Casscles, though, prefers “heritage” hybrids, which were propagated intentionally as a result of disease in the 19th century or spontaneously after European settlement, over these newer varieties. “Not only do [“heritage”] grapes grow sustainably, but they have historic relevance,” he says. Through the Heritage Grape Project, Casscles is now producing around 900 gallons a year of these hybrid wines made from 107 varietals grown on his 12-acre farm.
Like many older varieties, however, they’re not bred for yield or speed of production. In Casscles’ experience, the hybrid vines, like vinifera grapes, often don’t reach full production until their fifth year, but he sees the gamble as worth it. “We already know they are very well-adapted to the environment and matched up with the region,” Mansfield adds. All told, Casscles’ endeavor will amount to 375 cases of wine sold this year at Milea Estate Vineyards, though he is beginning to plant more of certain hybrid varieties in order to increase future production.
That amount won’t make a dent in the total U.S. wine consumption—Wine Spectator pegs 2019 consumption at around 328.9 million cases. But for Casscles, this is a critical first step to highlight grape diversity and popularize these hybrids among consumers and other winemakers. Beyond producing his own wine, Casscles has also donated several local hybrid varieties to botanical gardens and arboretums on the East Coast, some of which are planting their own small vineyards for educational purposes and to raise the profile of hybrid grapes.
Other grape-growers and winemakers are also drawing on the deep history of hybrid grapes to tackle current problems. Justine Belle Lambright is the director of external business at the Kalchē Wine Cooperative, a Vermont-based worker cooperative that produces wine with locally grown hybrid grapes.
For Lambright, hybrid grapes can contribute to a redefinition and reclamation of wine. “Although the majority of workers in a vineyard are Black and brown bodies, they only make up 1 percent of the ownership level,” Lambright notes. As they see it, hybrid grapes, which require fewer chemical inputs, have the potential to improve labor conditions for those workers of color.
But hybrids are no silver bullet. Art and food historian Shana Klein has detailed how in the 19th century, “viticultural development promised to elevate America’s cultural importance as well as colonize landscapes that were thought to be divinely sanctioned to white Americans.” This viticultural development heavily relied on hybrids, many of which came about through spontaneous cross-breeding after settlers brought vinifera grapes to the Americas. Hybrid grapes thus are heavily implicated in the violence of settler colonialism and Indigenous displacement.
“When people are talking about heritage, whose heritage are they actually talking about?” Lambright asks, arguing that winemakers need to contend with the violent past—and present—of the industry. As Kalchē’s website declares, “It’s up to us to redefine and reclaim this next wine world.”
While hybrids are no panacea, Lambright sees hybrid grapes as an important part of the next era of wine production as they have the potential to improve “exploit[ation] of workers, consumers, and the environment” when given the proper considerations.
“The wine industry today is a largely agricultural-industrial complex. But where we’re going to see the continued success of American wine is by embracing hybrid grapes in a more real way.”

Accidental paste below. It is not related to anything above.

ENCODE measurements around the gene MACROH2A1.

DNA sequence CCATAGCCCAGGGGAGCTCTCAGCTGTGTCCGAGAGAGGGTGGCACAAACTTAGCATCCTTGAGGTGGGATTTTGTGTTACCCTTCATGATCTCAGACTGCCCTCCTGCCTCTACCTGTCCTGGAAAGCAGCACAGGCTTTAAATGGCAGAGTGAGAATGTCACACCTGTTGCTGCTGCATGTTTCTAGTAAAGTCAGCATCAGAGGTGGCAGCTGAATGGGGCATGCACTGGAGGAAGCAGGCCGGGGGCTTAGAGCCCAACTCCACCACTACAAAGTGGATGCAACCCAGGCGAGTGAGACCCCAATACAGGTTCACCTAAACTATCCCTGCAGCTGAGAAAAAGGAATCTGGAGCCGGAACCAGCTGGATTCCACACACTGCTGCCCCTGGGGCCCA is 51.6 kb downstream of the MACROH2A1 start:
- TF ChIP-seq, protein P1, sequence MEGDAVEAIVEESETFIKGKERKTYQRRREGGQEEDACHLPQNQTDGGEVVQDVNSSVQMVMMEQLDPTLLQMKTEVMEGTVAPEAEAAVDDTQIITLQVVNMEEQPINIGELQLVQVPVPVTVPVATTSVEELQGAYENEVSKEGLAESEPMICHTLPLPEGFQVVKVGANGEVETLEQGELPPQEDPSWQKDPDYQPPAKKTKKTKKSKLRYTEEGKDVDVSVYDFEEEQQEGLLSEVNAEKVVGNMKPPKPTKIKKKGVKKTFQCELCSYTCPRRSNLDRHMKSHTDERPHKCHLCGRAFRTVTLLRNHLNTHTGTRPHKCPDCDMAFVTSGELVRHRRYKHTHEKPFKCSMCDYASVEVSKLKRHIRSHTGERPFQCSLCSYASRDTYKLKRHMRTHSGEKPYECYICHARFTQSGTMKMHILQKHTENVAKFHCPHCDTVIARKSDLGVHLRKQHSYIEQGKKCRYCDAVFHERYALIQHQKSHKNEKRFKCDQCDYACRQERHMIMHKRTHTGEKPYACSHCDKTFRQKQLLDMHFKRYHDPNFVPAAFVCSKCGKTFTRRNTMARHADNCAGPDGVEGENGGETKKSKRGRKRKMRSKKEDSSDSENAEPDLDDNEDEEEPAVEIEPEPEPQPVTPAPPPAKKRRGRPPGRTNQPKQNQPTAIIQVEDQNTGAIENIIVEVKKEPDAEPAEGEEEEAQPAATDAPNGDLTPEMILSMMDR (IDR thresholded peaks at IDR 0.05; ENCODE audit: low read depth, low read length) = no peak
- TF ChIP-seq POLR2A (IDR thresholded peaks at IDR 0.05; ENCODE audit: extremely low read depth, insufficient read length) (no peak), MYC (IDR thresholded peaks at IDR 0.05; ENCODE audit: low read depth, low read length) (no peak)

Nonetheless, hybrid grapes may still face an uphill battle to widespread acceptance; they’re new to most consumers, and restaurants can be reluctant to stock wines made with them. “I have a lot of people that come from old-school styles of wine that think there are right and wrong ways to consume this beverage,” says Marcie Gsteiger-Cox, the wine director at Michelin-starred Reverie in Washington, D.C. “There are still a lot of stigmas around hybrid grapes.”
Casscles believes consumer taste could change with more education, however. There is “not as much name recognition for these French-American hybrids and almost none for the heritage varieties developed in the Hudson Valley and New England.” He’s hoping the Heritage Grape Project and others will lead to increased recognition of these varieties. Others, like Szilagyi, suggest that hybrid wines need to chart their own path. “I’ve found some of my favorite wines from hybrid grapes,” he says. “Instead of trying to make a European-style wine with hybrid grapes,” he recommends winemakers, “just embrace them and sit comfortably with [their] qualities.”
The fact that non-vinifera grapes are less of a “known quantity” means that the kinds of large capital investments needed to get vineyards up and running can be harder to come by. And launching one of these atypical vineyards takes even more time and money.
Jerry Eisterhold of TerraVox Vineyards in Missouri got his start in winemaking after coming across a copy of the 1909 book Foundations of American Grape Culture, which catalogs the vast diversity of American grapes. Inspired, Eisterhold set out to put these varieties back on the map. He tracked down the community college in Texas that once housed Munson’s nursery and began growing indigenous grapes.
Eisterhold notes that choosing the right grape variety in the changing climate can be even more difficult in the case of transplanted or untested varietals. “We are not exploring one grapevine; we are exploring a diverse sweep of them. So, the efficiency of all the labor to monitor and analyze and do all the tests is multiplied,” says Eisterhold, who began TerraVox with sweat equity and 60 varietals. “It is a lot of labor that is not amortized over huge amounts of wine,” he says.
Despite the challenges inherent in any shift of this size, a number of winemakers and others in the industry see hybrid and indigenous grapes as key to wine’s future.
“The wine industry today is a largely agricultural-industrial complex,” explains Boston-based sommelier and gastronomy graduate researcher Marie-Louise Friedland. “But where we’re going to see the continued success of American wine is by embracing hybrid grapes in a more real way.”